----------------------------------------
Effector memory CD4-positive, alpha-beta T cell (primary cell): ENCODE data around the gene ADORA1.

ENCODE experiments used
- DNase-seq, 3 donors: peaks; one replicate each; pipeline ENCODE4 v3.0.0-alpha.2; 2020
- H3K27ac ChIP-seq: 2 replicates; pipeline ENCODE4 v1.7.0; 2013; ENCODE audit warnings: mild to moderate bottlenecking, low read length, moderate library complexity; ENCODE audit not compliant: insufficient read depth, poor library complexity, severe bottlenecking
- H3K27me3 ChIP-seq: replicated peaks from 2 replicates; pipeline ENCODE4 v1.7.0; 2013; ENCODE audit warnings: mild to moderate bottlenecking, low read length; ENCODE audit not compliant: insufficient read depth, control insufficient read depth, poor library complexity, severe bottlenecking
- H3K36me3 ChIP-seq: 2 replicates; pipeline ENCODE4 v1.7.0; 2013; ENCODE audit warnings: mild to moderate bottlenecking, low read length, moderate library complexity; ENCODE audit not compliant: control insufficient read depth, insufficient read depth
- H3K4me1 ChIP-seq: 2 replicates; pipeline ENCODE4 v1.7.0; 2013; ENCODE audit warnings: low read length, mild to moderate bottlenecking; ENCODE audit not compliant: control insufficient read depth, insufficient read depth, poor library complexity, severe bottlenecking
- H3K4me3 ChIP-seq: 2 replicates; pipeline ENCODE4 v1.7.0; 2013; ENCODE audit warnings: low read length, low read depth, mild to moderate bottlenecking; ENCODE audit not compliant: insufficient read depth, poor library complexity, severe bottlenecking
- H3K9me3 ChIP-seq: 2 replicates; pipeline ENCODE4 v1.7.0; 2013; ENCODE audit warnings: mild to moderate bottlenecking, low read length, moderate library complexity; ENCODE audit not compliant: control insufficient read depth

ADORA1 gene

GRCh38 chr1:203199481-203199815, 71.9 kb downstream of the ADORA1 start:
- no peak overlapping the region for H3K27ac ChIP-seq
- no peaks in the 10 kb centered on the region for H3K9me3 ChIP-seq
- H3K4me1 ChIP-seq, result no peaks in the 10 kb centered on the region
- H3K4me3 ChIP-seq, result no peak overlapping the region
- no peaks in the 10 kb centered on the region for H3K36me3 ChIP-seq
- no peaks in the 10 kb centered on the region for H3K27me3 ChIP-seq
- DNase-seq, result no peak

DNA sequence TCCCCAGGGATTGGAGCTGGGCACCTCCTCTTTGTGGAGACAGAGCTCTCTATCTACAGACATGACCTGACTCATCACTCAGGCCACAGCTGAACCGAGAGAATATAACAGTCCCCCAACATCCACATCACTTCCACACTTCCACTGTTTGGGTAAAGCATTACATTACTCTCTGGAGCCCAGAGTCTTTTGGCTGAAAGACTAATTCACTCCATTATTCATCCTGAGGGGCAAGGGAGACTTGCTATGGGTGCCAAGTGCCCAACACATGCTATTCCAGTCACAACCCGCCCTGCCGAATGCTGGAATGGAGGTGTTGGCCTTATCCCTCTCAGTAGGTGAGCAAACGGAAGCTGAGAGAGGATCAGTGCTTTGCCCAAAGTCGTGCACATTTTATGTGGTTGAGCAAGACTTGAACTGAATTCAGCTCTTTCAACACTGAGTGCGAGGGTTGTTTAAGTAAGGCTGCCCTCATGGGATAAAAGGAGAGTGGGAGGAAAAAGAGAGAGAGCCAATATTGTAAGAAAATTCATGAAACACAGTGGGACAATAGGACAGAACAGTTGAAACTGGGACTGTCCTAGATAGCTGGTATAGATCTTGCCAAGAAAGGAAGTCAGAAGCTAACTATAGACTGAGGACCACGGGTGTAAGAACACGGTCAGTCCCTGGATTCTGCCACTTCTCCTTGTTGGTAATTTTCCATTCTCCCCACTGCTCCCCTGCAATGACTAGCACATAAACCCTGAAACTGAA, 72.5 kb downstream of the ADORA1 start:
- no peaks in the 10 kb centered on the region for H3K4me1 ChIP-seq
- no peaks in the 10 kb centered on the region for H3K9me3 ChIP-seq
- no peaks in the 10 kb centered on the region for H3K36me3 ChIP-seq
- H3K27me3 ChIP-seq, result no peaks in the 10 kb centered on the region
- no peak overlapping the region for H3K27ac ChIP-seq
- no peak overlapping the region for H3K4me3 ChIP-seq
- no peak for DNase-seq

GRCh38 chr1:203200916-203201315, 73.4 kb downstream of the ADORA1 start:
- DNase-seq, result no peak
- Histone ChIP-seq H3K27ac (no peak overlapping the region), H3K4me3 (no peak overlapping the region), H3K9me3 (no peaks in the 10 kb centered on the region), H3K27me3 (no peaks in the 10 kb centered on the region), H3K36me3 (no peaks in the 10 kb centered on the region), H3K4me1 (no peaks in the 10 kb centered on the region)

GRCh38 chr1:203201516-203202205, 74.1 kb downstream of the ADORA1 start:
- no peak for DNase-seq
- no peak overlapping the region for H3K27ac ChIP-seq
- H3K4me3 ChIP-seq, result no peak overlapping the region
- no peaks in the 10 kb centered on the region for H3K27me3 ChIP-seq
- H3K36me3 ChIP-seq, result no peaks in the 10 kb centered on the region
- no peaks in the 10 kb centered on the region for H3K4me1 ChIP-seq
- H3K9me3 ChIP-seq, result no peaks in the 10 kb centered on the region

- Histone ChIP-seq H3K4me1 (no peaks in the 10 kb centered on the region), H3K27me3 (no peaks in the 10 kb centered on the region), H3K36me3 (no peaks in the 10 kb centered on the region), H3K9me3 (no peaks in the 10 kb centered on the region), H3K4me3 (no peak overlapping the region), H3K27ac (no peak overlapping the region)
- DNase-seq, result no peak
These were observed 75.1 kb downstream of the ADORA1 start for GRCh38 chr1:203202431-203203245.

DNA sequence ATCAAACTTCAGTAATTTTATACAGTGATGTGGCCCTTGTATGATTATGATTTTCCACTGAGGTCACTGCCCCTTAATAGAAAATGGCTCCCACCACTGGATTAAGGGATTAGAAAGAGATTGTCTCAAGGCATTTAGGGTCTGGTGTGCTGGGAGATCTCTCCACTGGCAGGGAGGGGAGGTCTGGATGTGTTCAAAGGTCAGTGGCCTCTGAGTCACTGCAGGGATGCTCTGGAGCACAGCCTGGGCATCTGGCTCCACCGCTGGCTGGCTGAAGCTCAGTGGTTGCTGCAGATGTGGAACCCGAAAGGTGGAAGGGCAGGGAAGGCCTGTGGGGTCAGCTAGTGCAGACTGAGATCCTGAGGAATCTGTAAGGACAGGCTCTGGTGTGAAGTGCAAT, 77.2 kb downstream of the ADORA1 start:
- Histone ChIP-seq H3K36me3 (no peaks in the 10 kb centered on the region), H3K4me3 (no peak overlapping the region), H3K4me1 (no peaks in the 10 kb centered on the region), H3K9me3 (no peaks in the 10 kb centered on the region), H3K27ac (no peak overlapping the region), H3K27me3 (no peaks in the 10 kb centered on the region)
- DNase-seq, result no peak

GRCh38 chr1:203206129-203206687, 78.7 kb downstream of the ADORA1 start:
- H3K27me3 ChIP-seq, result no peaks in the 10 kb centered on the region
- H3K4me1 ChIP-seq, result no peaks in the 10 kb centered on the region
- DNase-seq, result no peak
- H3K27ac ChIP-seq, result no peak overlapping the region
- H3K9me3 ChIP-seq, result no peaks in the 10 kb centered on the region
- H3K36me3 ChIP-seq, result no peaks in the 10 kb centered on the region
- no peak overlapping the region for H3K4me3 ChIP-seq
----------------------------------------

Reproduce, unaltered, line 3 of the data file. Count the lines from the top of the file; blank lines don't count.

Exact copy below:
- DNase-seq, 3 donors: peaks; one replicate each; pipeline ENCODE4 v3.0.0-alpha.2; 2020